Ecosystem impacts of feral rabbits on World Heritage sub-Antarctic Macquarie Island: a palaeoecological perspective
Saunders, KM and Harrison, JJ and Hodgson, DA and de Jong, R and Mauchle, F and McMinn, A, Ecosystem impacts of feral rabbits on World Heritage sub-Antarctic Macquarie Island: a palaeoecological perspective, Anthropocene, 3 pp. 1-8. ISSN 2213-3054 (2014) [Refereed Article]
The introduction and establishment of non-indigenous species through human activities often poses a
major threat to natural biodiversity. In many parts of the world management efforts are therefore
focused on their eradication. The environment of World Heritage sub-Antarctic Macquarie Island has
been severely damaged by non-indigenous species including rabbits, rats and mice, introduced from the
late AD 1800s. An extensive eradication programme is now underway which aims to remove all rabbits
and rodents. To provide a long-term context for assessing the Island’s pre-invasion state, invasion
impacts, and to provide a baseline for monitoring its recovery, we undertook a palaeoecological study
using proxies in a lake sediment core. Sedimentological and diatom analyses revealed an unproductive
catchment and lake environment persisted for ca. 7100 years prior to the introduction of the invasive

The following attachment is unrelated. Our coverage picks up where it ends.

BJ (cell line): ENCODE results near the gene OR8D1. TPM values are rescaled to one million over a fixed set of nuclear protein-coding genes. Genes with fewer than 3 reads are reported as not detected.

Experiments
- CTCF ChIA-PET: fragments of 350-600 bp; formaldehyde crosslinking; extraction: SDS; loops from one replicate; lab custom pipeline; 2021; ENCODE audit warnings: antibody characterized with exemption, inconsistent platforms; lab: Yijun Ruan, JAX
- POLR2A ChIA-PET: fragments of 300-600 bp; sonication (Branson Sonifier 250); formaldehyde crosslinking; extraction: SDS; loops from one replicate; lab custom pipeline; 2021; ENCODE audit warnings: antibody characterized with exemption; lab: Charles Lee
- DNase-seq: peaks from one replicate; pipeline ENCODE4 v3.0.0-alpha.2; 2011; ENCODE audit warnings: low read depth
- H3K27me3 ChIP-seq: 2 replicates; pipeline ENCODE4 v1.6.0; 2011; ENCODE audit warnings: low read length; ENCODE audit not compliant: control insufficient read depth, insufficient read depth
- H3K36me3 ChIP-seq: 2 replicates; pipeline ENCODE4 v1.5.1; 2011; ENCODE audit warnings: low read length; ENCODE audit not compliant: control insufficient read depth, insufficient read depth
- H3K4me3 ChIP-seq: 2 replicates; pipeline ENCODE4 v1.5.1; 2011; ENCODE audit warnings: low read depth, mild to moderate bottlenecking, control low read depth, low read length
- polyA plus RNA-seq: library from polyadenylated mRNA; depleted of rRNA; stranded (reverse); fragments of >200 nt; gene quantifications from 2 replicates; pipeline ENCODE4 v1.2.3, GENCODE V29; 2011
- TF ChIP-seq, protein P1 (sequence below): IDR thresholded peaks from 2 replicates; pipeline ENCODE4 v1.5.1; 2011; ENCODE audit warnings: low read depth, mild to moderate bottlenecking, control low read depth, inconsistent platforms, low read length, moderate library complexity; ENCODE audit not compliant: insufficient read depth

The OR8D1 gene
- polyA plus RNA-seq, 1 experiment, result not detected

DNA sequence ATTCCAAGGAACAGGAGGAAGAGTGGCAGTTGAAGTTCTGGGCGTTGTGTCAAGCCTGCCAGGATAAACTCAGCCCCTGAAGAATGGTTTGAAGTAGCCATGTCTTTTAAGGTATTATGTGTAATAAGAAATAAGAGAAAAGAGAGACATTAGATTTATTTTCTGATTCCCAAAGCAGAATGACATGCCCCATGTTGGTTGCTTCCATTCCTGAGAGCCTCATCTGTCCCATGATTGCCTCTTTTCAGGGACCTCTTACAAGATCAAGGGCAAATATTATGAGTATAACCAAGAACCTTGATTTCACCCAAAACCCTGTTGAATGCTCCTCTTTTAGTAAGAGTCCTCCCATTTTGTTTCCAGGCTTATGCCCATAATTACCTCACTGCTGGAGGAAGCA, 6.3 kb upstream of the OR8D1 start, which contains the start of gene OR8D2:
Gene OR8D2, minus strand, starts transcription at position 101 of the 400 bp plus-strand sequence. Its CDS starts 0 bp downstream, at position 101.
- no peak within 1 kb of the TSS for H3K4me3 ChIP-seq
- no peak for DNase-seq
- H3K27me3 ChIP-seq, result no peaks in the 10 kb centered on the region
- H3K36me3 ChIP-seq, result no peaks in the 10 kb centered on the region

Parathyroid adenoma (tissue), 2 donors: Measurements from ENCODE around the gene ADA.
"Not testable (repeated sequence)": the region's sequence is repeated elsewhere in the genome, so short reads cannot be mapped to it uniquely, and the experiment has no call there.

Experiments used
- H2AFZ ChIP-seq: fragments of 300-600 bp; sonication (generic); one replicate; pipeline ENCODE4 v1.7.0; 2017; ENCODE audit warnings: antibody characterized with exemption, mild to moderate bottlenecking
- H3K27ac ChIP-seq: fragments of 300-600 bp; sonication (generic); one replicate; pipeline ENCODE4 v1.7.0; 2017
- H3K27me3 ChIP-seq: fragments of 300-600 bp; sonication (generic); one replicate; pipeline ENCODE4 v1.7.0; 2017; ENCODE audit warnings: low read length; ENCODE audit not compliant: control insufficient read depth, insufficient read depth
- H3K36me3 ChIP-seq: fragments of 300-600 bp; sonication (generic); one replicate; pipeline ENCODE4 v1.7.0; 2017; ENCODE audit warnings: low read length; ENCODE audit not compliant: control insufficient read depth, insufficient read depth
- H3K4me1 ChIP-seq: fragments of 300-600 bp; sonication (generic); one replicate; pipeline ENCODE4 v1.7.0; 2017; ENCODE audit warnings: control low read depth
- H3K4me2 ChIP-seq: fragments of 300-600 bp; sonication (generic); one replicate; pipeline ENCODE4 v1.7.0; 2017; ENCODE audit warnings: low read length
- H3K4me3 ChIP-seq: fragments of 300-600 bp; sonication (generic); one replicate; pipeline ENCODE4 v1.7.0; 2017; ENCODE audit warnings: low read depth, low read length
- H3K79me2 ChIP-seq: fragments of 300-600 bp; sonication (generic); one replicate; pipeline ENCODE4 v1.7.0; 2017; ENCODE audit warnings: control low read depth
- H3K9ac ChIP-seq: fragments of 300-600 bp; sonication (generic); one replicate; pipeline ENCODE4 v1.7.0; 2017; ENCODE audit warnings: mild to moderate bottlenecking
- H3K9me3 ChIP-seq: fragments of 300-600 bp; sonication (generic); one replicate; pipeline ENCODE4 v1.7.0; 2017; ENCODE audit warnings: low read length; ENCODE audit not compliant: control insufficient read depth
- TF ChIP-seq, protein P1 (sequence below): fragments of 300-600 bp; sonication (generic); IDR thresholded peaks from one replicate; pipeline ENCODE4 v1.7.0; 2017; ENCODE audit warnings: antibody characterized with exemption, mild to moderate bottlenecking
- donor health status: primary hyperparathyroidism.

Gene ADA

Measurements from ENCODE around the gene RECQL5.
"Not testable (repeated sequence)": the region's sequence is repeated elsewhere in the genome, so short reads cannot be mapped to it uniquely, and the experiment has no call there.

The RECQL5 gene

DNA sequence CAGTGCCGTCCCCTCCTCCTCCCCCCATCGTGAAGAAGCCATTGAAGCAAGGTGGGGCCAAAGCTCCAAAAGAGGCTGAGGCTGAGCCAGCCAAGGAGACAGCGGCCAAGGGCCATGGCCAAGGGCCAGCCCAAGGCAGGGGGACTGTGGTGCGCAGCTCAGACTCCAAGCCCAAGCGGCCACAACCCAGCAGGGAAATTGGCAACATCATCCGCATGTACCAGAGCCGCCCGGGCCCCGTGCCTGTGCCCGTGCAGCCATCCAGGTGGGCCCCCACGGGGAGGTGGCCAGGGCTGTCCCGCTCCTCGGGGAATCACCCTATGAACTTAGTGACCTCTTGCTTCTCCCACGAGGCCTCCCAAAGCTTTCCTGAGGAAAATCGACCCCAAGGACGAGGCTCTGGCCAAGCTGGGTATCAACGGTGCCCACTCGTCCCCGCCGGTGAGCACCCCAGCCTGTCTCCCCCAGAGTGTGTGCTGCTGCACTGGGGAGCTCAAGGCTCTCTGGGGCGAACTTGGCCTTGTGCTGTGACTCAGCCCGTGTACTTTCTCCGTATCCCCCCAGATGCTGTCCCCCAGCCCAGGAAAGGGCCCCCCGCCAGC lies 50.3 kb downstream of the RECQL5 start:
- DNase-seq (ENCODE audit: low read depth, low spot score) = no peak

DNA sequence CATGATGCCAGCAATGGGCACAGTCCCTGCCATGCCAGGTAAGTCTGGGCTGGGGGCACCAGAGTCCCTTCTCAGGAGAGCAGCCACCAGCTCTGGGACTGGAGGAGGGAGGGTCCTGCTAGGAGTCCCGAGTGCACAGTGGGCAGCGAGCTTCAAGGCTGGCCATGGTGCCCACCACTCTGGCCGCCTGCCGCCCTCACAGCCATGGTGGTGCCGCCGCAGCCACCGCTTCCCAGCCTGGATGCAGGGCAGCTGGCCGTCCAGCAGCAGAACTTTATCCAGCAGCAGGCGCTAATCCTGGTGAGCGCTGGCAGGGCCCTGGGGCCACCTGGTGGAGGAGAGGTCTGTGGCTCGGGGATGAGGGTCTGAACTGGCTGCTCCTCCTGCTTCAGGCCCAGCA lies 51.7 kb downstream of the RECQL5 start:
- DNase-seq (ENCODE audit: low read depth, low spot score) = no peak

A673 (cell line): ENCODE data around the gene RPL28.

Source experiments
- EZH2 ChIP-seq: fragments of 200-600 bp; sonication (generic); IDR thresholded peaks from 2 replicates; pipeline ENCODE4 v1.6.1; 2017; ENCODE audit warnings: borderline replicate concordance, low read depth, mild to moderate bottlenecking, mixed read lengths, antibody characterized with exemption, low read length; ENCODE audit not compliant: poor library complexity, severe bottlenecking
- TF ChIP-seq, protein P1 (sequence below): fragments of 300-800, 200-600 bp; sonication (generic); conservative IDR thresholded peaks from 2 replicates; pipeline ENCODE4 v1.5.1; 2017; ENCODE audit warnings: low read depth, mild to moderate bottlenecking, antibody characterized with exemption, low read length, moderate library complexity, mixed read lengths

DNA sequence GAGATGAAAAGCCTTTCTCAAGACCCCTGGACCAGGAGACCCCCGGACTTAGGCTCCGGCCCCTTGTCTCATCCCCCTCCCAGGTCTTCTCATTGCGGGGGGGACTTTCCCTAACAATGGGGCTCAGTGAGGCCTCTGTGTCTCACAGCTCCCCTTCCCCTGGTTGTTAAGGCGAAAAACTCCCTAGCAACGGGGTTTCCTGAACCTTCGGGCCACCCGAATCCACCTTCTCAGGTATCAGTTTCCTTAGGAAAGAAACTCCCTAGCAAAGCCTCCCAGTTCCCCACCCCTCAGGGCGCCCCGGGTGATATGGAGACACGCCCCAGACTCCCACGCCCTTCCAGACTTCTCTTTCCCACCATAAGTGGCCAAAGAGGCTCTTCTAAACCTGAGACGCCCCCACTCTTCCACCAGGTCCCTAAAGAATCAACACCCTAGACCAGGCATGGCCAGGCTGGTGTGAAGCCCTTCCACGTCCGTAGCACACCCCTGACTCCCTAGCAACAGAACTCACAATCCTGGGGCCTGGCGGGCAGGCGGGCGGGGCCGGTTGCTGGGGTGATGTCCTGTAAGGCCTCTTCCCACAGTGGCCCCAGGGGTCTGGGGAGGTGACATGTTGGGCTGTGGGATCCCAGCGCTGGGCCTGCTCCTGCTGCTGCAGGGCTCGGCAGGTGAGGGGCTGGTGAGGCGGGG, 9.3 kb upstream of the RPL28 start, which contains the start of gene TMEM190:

species. After ca. AD 1898, unprecedented and statistically significant environmental changes occurred.
Lake sediment accumulation rates increased >100 times due to enhanced catchment inputs and within-
lake production. Total carbon and total nitrogen contents of the sediments increased by a factor of four.
The diatom flora became dominated by two previously rare species. The results strongly suggest a causal
link between the anthropogenic introduction of rabbits and the changes identified in the lake sediments.
This study provides an example of how palaeoecology may be used to determine baseline conditions
prior to the introduction of non-indigenous species, quantify the timing and extent of changes, and help
monitor the recovery of the ecosystem and natural biodiversity following successful non-indigenous
species eradication programmes.
diatoms, invasive species, lake sediments, management, palaeoecology, pest eradication, rabbit, Macquarie Island